Most fantasy works, however outlandish or alien the setting, accept the standard customs for legalising the relationships between sexual partners and taking care of children. Marriage is (mostly) for life, is between one man and one woman, sex outside that pairing is frowned upon, children born outside that pairing are a matter for social disapprobation, prostitution is immoral and usually illegal. These attitudes, although drifting into a more liberal version in many countries, are still so prevalent in all modern cultures as to be virtually ubiquitous.
Vast amounts have been written about the process of writing, and one of the most contentious issues is that of outlining or discovery writing. Plotting or pantsing, in more colloquial terms. Outlining means planning every stage of the book according to whatever theory of structure the author subscribes to: the three act principle, or the twelve step hero’s journey, or whatever it happens to be. Character traits, plot points, sub-plots, dramatic twists, big revelations – all are set out ahead of time, before a single word of the book itself is written. Discovery writing is the blank sheet of paper system: the writer simply writes, following ideas wherever they may lead.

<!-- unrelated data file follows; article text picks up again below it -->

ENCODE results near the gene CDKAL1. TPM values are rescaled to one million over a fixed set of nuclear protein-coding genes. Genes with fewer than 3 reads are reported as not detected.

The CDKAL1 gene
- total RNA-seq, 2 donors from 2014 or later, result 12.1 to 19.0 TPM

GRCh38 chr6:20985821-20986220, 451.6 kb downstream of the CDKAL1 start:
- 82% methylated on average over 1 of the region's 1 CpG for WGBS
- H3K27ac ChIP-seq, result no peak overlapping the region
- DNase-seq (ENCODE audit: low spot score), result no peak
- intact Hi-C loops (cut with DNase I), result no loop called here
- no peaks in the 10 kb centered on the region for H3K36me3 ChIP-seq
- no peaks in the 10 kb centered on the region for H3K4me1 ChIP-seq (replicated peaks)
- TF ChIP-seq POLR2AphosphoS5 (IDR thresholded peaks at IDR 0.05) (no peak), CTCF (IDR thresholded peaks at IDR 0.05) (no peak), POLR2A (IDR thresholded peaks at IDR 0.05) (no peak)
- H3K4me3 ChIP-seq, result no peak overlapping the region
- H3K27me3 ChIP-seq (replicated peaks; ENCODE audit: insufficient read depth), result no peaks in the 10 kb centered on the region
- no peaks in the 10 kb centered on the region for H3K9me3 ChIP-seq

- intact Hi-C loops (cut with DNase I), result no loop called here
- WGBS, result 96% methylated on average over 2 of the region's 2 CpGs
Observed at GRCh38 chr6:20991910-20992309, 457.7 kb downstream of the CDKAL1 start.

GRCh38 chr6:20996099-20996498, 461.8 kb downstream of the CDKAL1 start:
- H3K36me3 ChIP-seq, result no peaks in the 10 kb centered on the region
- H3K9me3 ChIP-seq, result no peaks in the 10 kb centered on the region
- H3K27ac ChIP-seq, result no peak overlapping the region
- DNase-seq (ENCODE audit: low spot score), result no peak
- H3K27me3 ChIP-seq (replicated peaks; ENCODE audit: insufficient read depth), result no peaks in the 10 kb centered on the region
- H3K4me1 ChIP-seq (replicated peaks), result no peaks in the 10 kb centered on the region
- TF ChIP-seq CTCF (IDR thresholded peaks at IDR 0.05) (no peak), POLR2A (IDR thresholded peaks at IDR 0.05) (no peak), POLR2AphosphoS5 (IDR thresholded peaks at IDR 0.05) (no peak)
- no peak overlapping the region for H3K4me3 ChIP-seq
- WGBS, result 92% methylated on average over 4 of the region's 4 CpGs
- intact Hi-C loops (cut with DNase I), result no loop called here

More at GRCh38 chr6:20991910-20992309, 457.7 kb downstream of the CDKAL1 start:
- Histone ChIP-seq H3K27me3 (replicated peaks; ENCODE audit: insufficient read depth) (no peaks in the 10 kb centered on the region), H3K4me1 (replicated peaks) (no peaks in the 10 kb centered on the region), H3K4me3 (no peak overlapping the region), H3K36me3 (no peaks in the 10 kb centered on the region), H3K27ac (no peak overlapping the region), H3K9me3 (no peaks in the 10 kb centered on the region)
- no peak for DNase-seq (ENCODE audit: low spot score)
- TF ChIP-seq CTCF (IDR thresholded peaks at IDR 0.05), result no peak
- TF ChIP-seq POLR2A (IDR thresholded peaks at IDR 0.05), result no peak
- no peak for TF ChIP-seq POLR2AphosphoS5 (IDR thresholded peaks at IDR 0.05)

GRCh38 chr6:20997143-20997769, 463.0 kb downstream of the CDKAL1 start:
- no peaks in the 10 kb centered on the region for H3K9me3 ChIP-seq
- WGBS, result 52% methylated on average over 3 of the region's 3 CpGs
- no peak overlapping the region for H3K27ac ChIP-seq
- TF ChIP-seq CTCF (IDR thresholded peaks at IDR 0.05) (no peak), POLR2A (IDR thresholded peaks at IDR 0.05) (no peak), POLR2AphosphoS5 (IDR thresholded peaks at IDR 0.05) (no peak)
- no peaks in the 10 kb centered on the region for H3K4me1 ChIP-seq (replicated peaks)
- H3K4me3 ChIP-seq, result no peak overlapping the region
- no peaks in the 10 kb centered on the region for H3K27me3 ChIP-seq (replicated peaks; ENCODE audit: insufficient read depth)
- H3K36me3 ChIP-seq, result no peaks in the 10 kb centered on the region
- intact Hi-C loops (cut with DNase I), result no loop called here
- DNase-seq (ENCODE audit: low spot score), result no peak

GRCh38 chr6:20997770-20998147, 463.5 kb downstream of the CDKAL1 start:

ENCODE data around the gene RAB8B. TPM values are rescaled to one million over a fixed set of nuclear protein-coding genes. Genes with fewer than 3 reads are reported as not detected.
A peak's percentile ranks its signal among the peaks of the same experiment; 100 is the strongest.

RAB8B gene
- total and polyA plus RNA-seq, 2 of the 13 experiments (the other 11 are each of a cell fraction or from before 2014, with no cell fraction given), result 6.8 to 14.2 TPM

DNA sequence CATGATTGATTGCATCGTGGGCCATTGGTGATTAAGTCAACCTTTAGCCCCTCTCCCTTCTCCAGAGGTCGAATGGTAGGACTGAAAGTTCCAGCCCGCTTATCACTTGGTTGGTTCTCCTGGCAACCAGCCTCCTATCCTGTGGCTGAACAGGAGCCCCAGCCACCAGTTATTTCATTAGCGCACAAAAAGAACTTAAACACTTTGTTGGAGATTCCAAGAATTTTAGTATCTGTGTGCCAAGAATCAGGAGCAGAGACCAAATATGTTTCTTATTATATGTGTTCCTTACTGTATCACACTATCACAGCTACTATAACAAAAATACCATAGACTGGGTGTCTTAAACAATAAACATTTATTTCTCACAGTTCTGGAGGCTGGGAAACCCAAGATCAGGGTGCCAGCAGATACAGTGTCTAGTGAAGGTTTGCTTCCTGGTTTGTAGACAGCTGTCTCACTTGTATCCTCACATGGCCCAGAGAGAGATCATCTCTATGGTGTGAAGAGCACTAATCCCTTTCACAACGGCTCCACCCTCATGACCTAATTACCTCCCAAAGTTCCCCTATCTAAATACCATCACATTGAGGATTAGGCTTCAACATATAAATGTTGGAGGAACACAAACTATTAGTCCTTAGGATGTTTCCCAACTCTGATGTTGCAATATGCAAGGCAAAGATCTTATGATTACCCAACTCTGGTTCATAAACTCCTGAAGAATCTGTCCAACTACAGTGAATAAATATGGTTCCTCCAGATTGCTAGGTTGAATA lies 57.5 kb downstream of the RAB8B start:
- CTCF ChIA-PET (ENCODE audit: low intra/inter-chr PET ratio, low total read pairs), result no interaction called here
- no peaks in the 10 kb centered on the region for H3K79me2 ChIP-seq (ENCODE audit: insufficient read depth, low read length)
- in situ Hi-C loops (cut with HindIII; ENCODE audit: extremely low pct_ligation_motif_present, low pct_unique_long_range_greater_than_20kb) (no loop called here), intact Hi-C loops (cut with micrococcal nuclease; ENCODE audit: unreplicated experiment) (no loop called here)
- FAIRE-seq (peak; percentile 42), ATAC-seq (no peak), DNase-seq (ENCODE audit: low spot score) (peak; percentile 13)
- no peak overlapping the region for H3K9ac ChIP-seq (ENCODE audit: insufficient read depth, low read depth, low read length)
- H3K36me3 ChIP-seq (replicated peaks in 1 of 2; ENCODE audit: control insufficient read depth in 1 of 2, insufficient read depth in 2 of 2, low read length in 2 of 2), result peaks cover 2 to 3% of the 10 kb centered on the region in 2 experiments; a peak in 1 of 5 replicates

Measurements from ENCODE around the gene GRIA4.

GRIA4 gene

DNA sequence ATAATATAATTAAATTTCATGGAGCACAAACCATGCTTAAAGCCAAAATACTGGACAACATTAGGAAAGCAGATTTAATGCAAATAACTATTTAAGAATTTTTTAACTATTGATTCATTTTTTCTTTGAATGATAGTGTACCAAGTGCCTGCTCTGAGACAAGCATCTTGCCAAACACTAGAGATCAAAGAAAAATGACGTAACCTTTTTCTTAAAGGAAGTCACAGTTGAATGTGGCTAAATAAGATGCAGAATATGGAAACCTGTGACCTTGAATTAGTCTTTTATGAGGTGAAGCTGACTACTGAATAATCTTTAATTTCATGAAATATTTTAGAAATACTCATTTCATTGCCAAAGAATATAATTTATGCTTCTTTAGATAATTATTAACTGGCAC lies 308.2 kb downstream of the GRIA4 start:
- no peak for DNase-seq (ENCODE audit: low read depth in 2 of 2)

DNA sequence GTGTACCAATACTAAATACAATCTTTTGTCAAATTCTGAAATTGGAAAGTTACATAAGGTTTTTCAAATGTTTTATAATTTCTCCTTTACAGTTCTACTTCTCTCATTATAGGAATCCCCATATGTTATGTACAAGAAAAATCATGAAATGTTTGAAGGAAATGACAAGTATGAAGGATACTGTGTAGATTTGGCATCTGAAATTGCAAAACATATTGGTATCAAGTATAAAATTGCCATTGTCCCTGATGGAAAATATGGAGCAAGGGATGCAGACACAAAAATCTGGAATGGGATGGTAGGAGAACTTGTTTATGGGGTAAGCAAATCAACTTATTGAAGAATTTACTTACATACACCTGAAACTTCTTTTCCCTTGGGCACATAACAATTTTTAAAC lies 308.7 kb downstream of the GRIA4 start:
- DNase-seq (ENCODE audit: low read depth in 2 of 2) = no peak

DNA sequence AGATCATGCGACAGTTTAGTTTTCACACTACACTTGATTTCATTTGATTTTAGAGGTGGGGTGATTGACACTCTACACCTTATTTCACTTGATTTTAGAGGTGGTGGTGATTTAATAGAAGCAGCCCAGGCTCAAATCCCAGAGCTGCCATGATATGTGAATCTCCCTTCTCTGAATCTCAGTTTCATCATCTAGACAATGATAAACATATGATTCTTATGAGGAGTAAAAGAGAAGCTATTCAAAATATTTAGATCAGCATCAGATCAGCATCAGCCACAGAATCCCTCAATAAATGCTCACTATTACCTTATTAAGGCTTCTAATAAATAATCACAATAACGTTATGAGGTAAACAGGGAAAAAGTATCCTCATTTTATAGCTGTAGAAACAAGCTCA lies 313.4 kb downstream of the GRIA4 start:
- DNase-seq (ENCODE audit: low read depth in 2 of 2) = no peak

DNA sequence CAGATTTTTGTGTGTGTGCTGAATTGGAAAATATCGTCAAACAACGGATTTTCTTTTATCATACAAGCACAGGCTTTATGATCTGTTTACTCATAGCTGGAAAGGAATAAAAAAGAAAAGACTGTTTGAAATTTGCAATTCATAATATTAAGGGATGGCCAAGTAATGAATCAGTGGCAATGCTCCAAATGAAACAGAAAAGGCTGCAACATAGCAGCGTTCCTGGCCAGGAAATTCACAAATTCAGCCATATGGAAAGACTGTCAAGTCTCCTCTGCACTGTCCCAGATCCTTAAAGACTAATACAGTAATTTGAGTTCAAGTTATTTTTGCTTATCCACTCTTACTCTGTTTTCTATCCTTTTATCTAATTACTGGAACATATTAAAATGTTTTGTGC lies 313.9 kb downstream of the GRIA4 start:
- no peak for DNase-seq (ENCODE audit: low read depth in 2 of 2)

This blog is about the various books I’m attempting to write, and the background behind them. So that makes me a writer, right? Not really. There are lots of definitions of what a writer is, from the very broadest (someone who writes) to much narrower ideas. I’ve never thought of myself as a writer. I’ve posted on writers’ forums and said unequivocally: I am not a writer. Yet, I do write – fiction, book reviews, blog posts. I write a lot, and I write in one of these categories almost every day.
Welcome to the blog. There’s not much to see yet, but have a look round, leave a comment or email me if you have something to say (my email address is on the About me page).